I was excited to go on my second trip to Spain. I loved it the first time, and on my second visit I felt I could live there. The Spanish have life dialed in; it seems much simpler there—granted the petty theft and the lack of common household things like water pressure and heated water can be a pain in the ass, but Spaniards have a different outlook on life.
We landed in Bilbao first. Jani Laitiala, Anthony Claravall, and I took a hundred-dollar cab ride to Javier Sarmiento’s hometown of Vittoria. Javier was supposed to pick us up from the airport but didn’t manage to make it.
Vittoria is a beautiful little village in the northern Spain. Javier’s home’s awesome—situated in the center of town—and if I can remember right, it was built in the nineteenth century.
We were now in Basque country. Fliers about jailed terrorists trying to free the Basque country from Spain were posted all over the city. I guess the North has been trying to be its own country for years. I’m pretty sure Javier said this has been going on his whole life, and I could tell that was the case, because he didn’t seem as interested in the photos on the wall as I was.
Javier played the good host in his hometown by taking us to amazing lunches every day. The Spanish like to eat and relax—I could get used to that.
In Spain, common criminal mischief is quite often overlooked. You can shoot up in the park, nab someone’s camera, or even mug someone without the cops ever taking notice. Of course, something of this nature always happens to skateboarders, namely us.
We were filming and shooting photos in a park located in the center of Vittoria when we noticed some junkys fighting in the distance. We thought nothing of it and kept to ourselves until one junky started beating up another junky. I couldn’t resist taking a few photos of the massacre that was happening right in front of my face. Anthony proceeded to film it also, until a third junky noticed him filming and told junky number two. Junky two got real mad and tried to take Anthony’s camera. This started a Spanish yelling match. I was ready to clock the guy with my board, but was hesitant because my camera gear that was still spread around. Finally, Anthony just gave him the tape, losing a couple valuable tricks of Javier, but saving the camera. Later Javier told us the guy was claiming to have a knife, but Javi thought he was bluffing. I’m glad I didn’t whack him with my board—I’d hate to get stabbed with a old rusty knife.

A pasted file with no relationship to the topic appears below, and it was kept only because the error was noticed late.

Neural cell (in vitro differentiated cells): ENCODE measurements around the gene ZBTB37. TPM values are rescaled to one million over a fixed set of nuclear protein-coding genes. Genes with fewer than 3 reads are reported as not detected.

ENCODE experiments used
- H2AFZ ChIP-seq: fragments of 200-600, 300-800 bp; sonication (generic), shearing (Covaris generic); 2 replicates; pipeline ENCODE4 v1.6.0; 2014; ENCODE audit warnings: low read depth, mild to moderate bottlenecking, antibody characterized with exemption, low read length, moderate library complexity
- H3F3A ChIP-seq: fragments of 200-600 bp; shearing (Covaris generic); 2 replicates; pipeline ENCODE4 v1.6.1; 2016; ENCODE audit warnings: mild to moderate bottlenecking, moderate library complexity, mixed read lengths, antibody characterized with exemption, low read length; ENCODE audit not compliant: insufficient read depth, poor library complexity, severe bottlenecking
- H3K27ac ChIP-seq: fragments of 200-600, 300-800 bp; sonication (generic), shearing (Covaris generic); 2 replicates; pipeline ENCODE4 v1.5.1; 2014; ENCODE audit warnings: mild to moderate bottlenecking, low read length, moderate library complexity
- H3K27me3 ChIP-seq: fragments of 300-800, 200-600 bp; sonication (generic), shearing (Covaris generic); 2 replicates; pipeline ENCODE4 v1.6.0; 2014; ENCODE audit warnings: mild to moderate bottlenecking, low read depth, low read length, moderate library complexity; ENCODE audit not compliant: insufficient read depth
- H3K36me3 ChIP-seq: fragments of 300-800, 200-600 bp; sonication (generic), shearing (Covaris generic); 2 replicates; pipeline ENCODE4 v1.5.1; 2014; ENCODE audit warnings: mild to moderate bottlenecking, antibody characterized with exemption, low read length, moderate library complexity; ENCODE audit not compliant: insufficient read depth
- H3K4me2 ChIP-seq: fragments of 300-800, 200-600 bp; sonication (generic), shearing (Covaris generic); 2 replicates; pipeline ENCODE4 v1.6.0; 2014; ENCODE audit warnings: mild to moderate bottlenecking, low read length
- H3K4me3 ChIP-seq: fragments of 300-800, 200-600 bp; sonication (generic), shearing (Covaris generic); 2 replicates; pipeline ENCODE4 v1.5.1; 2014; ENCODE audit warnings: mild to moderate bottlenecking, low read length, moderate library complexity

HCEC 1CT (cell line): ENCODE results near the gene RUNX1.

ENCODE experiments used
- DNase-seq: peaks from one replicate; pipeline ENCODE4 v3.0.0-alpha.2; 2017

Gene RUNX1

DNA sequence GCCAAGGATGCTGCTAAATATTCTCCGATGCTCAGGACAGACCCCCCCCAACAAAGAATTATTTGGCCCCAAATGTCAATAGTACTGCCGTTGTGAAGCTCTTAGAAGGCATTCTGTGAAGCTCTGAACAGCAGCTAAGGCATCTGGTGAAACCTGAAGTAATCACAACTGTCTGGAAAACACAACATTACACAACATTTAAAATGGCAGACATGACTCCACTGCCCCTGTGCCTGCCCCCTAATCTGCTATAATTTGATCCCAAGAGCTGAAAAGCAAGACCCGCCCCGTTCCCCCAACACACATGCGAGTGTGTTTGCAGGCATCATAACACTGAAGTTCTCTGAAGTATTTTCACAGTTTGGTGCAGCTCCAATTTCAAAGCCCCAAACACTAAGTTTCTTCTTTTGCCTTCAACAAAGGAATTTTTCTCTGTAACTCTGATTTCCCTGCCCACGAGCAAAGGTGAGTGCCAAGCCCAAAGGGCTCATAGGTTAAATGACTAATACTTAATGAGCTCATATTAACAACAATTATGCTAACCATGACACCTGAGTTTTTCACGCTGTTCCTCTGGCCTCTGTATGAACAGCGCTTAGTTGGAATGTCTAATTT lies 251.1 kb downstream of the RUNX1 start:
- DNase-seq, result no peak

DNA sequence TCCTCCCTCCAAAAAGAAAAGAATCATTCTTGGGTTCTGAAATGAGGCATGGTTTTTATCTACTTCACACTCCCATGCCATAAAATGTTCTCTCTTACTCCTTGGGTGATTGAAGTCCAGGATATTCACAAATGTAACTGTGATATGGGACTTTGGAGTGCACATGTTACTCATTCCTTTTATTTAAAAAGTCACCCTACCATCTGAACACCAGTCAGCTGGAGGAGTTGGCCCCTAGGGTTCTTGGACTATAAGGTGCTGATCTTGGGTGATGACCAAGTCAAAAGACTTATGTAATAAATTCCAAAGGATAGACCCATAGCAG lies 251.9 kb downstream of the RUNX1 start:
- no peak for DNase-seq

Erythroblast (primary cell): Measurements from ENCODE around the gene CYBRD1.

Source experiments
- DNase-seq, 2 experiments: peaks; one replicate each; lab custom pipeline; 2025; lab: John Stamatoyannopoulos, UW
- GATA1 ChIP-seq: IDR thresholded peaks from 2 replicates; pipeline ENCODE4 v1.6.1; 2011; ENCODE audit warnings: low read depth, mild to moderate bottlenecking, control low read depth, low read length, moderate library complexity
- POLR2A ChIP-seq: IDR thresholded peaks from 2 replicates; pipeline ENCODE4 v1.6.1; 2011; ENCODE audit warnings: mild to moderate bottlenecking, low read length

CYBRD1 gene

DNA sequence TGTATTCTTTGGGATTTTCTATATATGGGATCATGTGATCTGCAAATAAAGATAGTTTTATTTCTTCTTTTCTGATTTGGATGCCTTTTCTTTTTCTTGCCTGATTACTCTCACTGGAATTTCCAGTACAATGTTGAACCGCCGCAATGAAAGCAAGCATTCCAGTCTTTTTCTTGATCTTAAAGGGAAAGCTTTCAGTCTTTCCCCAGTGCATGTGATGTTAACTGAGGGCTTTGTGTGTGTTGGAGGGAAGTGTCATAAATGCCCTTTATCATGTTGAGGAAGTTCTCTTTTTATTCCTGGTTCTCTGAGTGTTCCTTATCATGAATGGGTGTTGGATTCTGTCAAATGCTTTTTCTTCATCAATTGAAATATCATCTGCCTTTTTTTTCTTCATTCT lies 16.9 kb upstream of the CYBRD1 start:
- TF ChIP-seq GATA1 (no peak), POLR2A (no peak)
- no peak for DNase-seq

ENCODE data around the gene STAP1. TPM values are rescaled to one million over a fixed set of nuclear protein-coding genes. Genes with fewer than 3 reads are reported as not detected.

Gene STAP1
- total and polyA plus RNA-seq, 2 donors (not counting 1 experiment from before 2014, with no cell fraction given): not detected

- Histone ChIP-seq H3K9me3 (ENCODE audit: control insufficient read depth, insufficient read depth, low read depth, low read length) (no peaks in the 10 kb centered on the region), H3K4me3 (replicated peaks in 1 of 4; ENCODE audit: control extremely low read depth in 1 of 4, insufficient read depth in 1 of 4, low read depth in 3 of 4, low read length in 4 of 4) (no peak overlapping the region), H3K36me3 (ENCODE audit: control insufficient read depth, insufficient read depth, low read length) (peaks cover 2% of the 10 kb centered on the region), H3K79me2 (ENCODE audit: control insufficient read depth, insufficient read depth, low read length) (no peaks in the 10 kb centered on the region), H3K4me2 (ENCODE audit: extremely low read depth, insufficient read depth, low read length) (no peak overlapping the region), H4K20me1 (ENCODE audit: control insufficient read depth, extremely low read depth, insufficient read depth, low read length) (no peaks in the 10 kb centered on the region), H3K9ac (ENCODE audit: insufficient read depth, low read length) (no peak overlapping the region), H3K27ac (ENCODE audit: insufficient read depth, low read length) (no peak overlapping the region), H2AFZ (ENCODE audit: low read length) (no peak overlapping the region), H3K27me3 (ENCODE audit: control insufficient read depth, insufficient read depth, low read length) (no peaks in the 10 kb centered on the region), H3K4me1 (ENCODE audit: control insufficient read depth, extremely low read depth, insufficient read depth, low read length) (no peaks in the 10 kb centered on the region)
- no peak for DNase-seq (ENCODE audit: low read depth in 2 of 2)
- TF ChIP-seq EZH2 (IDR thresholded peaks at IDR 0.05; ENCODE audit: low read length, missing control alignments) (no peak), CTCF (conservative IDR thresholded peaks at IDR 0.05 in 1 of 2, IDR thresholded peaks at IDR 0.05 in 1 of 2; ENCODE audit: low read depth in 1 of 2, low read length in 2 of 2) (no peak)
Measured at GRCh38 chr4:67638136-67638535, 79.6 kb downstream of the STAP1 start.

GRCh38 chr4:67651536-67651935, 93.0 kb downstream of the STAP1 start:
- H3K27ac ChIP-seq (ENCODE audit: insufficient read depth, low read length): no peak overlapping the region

While in Barcelona I renamed it Barcelosangeles for the amount of American skateboard pros present in the city. It was awesome having all these skateboarders concentrated in one area—it made it really easy to get my job done. Every day I’d show up at MACBA (Barcelona’s Museum of Contemporary Art) and hook up with anyone from Dustin Dollin and Arto Saari to John Rattray—there was a mix of all kinds of skateboarders.
A Proper Gypsy Mobile
Arto, Jani, and the Finnish posse had their own apartment from the spring of 2002 and kept it throughout the summer. Arto bought a cherry old silver Mercedes and first described the car to me as a “Proper Gypsy Mobile.” And that it was. The first time they took it out on an adventure, I was crammed in this German mobile with the Finnish posse like a pack of sardines.
Spaniards are the worst drivers ever. The rules of the road are, there are no rules. I was scared for my life a few times. Being the designated driver for the rental car we had, I almost crashed trying to change lanes in a roundabout. I must have been about two inches from someone else’s car. I nearly had a nervous breakdown trying to drive in Spain.
Memories Are Made Of This
John Rattray and his wife also had a place right in the center of town—a gorgeous three-bedroom place with two balconies. I enjoyeed their company very much—the relief of hanging out and having a stimulating conversation. Rattray has been one of my favorites since last year in Spain when I got to witness his raw talent. I felt lucky to be able to shoot with him more than a few times while I was there.
Everyone I got to shoot with on this trip ended up a real treat. Rodrigo Teixeira was nonstop amazing, of course—the most natural talent I’ve ever seen. I’ll never get tired of shooting with him. Jani Laitiala’s on a mission, and he proceeded to kill it—backside lipslide on a thirteen-stair rail first try. There’s no doubt in my mind that Jani is going to be a contender. He’s driven. I ended up kicking it with Danny Montoya every day. He’s one of the most genuine people I’ve ever met. Managed to shot some solid photos of Danny, too.
I didn’t want to leave, yet I was exhausted, the heat was killing me, and among other things, my time in Spain ran out.